In more concrete terms, let’s look at two kinds of regulations.

One regulations says, “1 kg is exactly this much weight.” This might limit someone else’s freedom to say what they wish, particularly if they want to sell you 900 g of silver while calling it a full 1 kg. But having a standard weight means that when you go to buy something, you know that when it says “1 kg” you get exactly 1 kg. This is important, because it makes the economy that much easier to run. If I run a flour mill, and I need 500 kg of wheat, I need to know that when a truck shows up with 500 kg of wheat, there is exactly 500 kg of wheat on that truck, not 499 kg and not 500 kg. And I also need to know exactly what type of wheat I am getting. These kinds of regulations are very good and necessary and make the economy run more smoothly and efficiently, making our golden gooses capable of laying the maximum number of golden eggs.

Another regulation says, “You have to hire this many women”. Or, put in another way, “You can’t hire more than this many men, no matter how qualified they are.” This kind of regulation seems like a good idea. Who would want to say women don’t deserve jobs they are qualified for? But the other side of these regulations is dark and sinister: It is excluding other qualified people from participating. These kinds of regulations can only hurt the economy. Let me explain why:

  • Suppose the regulation limits behavior that no one wants to do anyway. In this case, the regulation has no effect. Example: “You must hire a woman” when the best qualified candidate was a woman.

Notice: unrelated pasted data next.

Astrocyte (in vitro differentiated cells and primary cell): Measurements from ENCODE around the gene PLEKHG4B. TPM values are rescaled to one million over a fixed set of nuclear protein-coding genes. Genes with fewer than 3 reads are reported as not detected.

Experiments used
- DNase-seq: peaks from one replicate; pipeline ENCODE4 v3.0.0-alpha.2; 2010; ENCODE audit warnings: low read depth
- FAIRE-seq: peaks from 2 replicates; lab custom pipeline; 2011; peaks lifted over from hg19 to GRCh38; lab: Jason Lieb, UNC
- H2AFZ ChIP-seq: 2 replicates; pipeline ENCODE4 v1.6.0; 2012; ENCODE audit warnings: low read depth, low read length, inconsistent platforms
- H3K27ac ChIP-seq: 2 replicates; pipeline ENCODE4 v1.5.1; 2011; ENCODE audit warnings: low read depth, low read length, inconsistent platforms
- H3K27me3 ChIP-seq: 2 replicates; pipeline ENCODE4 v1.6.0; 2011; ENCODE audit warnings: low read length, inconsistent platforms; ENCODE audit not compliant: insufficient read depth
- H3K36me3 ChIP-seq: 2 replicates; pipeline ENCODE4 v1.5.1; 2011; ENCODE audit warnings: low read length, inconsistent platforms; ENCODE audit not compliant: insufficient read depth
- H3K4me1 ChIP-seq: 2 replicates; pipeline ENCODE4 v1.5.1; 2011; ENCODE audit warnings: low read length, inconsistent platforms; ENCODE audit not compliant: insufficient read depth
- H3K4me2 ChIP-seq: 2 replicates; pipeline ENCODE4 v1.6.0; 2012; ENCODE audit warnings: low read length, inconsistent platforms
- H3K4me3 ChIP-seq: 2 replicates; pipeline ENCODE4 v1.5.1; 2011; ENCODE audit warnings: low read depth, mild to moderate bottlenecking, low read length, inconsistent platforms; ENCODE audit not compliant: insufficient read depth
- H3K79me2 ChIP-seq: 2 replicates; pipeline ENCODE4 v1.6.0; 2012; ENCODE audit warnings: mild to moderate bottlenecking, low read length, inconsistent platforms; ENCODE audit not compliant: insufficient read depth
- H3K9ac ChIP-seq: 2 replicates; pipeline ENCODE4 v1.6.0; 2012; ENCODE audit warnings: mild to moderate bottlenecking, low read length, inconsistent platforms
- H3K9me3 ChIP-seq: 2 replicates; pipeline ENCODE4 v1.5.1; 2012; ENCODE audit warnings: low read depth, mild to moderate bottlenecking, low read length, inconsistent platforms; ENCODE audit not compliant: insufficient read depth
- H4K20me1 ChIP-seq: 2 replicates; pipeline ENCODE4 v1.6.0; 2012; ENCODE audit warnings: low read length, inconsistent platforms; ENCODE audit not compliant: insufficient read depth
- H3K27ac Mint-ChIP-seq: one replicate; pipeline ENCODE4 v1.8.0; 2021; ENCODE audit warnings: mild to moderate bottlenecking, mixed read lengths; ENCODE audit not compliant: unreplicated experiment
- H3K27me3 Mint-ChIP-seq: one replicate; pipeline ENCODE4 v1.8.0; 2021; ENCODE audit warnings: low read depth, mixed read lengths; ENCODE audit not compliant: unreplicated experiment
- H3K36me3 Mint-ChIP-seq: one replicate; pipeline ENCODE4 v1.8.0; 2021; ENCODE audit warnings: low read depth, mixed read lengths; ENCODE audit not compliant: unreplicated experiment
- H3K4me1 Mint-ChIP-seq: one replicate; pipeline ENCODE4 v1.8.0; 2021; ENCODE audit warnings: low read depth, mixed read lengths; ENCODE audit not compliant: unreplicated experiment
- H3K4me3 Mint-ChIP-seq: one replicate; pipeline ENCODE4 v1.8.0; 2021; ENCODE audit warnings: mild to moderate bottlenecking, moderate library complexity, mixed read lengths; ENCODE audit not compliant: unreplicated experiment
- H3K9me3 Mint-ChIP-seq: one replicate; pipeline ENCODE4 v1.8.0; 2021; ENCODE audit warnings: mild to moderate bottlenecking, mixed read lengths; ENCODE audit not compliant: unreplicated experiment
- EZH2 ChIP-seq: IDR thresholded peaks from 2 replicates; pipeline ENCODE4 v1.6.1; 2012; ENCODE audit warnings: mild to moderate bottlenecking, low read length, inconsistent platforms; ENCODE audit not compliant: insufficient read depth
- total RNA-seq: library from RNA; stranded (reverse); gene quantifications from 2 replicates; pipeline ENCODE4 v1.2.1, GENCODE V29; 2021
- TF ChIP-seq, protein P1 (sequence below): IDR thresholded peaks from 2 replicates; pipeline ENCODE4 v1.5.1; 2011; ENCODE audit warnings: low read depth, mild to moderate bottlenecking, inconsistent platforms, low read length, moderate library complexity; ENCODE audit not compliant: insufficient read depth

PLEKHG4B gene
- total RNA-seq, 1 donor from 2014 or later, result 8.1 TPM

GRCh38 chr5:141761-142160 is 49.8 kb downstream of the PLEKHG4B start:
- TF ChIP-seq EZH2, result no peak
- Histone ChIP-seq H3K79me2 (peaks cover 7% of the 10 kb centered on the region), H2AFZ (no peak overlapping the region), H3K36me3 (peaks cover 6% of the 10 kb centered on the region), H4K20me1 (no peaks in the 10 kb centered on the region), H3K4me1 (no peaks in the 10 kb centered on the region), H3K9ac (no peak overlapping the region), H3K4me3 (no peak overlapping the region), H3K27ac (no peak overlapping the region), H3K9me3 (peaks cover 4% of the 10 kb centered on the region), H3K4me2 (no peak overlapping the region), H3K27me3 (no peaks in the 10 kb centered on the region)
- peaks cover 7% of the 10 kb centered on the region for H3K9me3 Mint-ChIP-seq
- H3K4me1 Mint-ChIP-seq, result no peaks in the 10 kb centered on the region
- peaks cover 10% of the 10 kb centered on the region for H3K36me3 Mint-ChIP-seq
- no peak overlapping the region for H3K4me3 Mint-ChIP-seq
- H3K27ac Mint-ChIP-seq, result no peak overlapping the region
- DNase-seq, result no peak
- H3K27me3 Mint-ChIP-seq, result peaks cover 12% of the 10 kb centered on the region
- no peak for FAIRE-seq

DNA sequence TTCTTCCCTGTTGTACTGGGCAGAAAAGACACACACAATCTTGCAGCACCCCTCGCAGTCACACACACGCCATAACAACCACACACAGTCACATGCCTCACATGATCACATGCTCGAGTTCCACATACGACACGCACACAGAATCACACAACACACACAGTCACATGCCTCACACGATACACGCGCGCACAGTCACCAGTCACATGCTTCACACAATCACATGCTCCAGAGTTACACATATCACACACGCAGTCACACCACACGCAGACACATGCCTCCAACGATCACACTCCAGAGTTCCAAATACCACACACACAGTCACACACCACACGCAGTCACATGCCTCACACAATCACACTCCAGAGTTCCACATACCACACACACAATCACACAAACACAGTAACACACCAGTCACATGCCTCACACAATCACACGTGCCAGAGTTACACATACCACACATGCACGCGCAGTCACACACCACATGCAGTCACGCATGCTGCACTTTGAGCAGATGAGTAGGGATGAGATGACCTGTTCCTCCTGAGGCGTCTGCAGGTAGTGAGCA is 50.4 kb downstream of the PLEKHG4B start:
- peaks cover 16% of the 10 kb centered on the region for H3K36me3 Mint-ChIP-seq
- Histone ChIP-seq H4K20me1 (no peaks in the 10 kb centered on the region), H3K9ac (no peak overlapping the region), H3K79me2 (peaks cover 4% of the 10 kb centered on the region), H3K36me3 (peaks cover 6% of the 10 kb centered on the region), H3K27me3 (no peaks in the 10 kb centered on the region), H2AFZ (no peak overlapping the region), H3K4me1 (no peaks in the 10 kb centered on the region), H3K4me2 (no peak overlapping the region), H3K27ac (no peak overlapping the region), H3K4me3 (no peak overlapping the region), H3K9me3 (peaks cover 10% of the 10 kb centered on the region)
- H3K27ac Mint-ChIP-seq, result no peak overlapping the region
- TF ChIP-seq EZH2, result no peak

• Suppose the regulation limits behavior that people wanted to do. They wanted to do it because that behavior is more profitable, and the regulation makes them do something else instead, something that is less profitable. So that sort of regulation hurts the economy. Example: “You must hire a woman” when there was a man who was better qualified than all the other women.

So, now that we see that regulations which can only hurt the economy are unwise, let’s answer the question: What do we do with all the people with pre-existing conditions?

You’re not going to like the answer. Trust me.

Well, if you like the answer, you would already be doing it. So it won’t surprise you. But if the answer surprises you, then you aren’t going to like it.

The answer is: Help them yourself! That’s right, break out your checkbook, and write them a check. Or do something that helps them. Maybe you build a hospital and hire doctors to give free treatment to people suffering from that disease. Or you build a research center and hire scientists to find better and cheaper cures and treatments for the disease.

Now, I have my own money, which I spend on things I think are most important, things like food and clothing for my kids and a roof over our head and books and things like that. I also spend a significant chunk to help other people, since I have been blessed with more “golden eggs” than I need for my own family. I fully intend to get very rich, and spend my retirement further helping in whatever way I can to alleviate the suffering of my fellow-man.

The idea that government should somehow solve the problem is wrong on so many levels. Suffice it to say, why do you think the one institution with which we entrust our natural rights to kill and destroy to handle the delicate issue of helping people with pre-existing conditions? What sort of madman would want that sort of arrangement? Indeed I can think of only one type of madman: Some despotic psychopath who wants to center all power in a government they can control. When you think about it, truly only a psychopath would say that rather than having people help each other, we should have the government do it for them.